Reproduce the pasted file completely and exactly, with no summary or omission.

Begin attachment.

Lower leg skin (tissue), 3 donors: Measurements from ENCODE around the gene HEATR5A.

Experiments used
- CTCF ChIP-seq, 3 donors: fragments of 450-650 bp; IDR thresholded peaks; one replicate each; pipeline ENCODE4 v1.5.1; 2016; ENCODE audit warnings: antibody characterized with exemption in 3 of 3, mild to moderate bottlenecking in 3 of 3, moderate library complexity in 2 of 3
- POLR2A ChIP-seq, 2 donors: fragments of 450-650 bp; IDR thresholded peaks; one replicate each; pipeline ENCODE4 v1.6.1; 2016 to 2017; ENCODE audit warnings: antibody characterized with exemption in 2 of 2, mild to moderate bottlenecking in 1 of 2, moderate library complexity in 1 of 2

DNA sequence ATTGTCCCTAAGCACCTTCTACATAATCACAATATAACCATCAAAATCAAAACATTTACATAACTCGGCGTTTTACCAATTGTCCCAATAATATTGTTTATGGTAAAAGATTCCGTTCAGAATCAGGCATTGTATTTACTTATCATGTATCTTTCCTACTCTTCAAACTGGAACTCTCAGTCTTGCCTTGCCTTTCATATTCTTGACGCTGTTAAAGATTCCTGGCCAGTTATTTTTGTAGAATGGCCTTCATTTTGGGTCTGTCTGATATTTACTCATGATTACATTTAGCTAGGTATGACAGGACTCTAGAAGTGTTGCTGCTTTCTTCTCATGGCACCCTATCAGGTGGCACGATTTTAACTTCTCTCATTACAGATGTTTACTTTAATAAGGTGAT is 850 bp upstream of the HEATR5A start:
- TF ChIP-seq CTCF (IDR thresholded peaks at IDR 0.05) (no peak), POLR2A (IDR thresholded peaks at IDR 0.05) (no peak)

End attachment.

Lower leg skin (tissue), 3 donors: Measurements from ENCODE around the gene HEATR5A.

Experiments used
- CTCF ChIP-seq, 3 donors: fragments of 450-650 bp; IDR thresholded peaks; one replicate each; pipeline ENCODE4 v1.5.1; 2016; ENCODE audit warnings: antibody characterized with exemption in 3 of 3, mild to moderate bottlenecking in 3 of 3, moderate library complexity in 2 of 3
- POLR2A ChIP-seq, 2 donors: fragments of 450-650 bp; IDR thresholded peaks; one replicate each; pipeline ENCODE4 v1.6.1; 2016 to 2017; ENCODE audit warnings: antibody characterized with exemption in 2 of 2, mild to moderate bottlenecking in 1 of 2, moderate library complexity in 1 of 2

DNA sequence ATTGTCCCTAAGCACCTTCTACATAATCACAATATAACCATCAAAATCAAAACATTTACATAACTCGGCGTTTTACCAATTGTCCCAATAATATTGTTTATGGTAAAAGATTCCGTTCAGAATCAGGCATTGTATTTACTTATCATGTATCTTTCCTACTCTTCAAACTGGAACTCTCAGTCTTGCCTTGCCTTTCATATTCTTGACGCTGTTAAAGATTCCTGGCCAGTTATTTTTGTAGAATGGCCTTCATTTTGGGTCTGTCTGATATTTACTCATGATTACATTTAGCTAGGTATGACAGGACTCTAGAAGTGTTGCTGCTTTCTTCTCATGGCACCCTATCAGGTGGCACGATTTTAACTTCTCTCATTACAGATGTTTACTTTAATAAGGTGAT is 850 bp upstream of the HEATR5A start:
- TF ChIP-seq CTCF (IDR thresholded peaks at IDR 0.05) (no peak), POLR2A (IDR thresholded peaks at IDR 0.05) (no peak)